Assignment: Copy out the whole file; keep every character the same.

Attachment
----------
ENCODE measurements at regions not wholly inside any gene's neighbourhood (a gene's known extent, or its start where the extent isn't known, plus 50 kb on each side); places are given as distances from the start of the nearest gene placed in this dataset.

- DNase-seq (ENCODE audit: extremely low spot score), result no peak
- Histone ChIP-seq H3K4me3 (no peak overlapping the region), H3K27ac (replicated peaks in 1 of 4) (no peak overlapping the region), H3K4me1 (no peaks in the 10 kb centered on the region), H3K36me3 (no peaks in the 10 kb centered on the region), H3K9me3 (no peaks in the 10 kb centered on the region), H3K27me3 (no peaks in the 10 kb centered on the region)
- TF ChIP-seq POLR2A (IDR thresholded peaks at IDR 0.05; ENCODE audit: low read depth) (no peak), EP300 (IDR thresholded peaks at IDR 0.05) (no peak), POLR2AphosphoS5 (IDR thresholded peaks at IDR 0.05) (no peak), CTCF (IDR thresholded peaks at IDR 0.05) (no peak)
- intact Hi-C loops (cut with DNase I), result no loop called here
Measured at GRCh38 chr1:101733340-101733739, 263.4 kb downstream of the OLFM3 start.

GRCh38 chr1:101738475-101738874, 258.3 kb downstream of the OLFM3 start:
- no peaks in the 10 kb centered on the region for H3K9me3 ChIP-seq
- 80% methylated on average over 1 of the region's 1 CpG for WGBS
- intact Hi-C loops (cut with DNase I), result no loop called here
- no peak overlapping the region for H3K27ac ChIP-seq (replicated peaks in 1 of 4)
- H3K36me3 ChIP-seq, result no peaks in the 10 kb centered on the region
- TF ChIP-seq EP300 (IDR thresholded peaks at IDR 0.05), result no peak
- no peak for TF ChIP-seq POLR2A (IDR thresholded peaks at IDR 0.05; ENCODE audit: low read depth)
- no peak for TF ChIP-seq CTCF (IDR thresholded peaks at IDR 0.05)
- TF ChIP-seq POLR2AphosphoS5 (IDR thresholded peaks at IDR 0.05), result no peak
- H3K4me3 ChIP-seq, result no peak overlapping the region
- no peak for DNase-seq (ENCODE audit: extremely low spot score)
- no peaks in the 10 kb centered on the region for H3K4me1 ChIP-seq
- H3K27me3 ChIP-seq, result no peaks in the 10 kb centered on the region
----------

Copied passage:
ENCODE measurements at regions not wholly inside any gene's neighbourhood (a gene's known extent, or its start where the extent isn't known, plus 50 kb on each side); places are given as distances from the start of the nearest gene placed in this dataset.

- DNase-seq (ENCODE audit: extremely low spot score), result no peak
- Histone ChIP-seq H3K4me3 (no peak overlapping the region), H3K27ac (replicated peaks in 1 of 4) (no peak overlapping the region), H3K4me1 (no peaks in the 10 kb centered on the region), H3K36me3 (no peaks in the 10 kb centered on the region), H3K9me3 (no peaks in the 10 kb centered on the region), H3K27me3 (no peaks in the 10 kb centered on the region)
- TF ChIP-seq POLR2A (IDR thresholded peaks at IDR 0.05; ENCODE audit: low read depth) (no peak), EP300 (IDR thresholded peaks at IDR 0.05) (no peak), POLR2AphosphoS5 (IDR thresholded peaks at IDR 0.05) (no peak), CTCF (IDR thresholded peaks at IDR 0.05) (no peak)
- intact Hi-C loops (cut with DNase I), result no loop called here
Measured at GRCh38 chr1:101733340-101733739, 263.4 kb downstream of the OLFM3 start.

GRCh38 chr1:101738475-101738874, 258.3 kb downstream of the OLFM3 start:
- no peaks in the 10 kb centered on the region for H3K9me3 ChIP-seq
- 80% methylated on average over 1 of the region's 1 CpG for WGBS
- intact Hi-C loops (cut with DNase I), result no loop called here
- no peak overlapping the region for H3K27ac ChIP-seq (replicated peaks in 1 of 4)
- H3K36me3 ChIP-seq, result no peaks in the 10 kb centered on the region
- TF ChIP-seq EP300 (IDR thresholded peaks at IDR 0.05), result no peak
- no peak for TF ChIP-seq POLR2A (IDR thresholded peaks at IDR 0.05; ENCODE audit: low read depth)
- no peak for TF ChIP-seq CTCF (IDR thresholded peaks at IDR 0.05)
- TF ChIP-seq POLR2AphosphoS5 (IDR thresholded peaks at IDR 0.05), result no peak
- H3K4me3 ChIP-seq, result no peak overlapping the region
- no peak for DNase-seq (ENCODE audit: extremely low spot score)
- no peaks in the 10 kb centered on the region for H3K4me1 ChIP-seq
- H3K27me3 ChIP-seq, result no peaks in the 10 kb centered on the region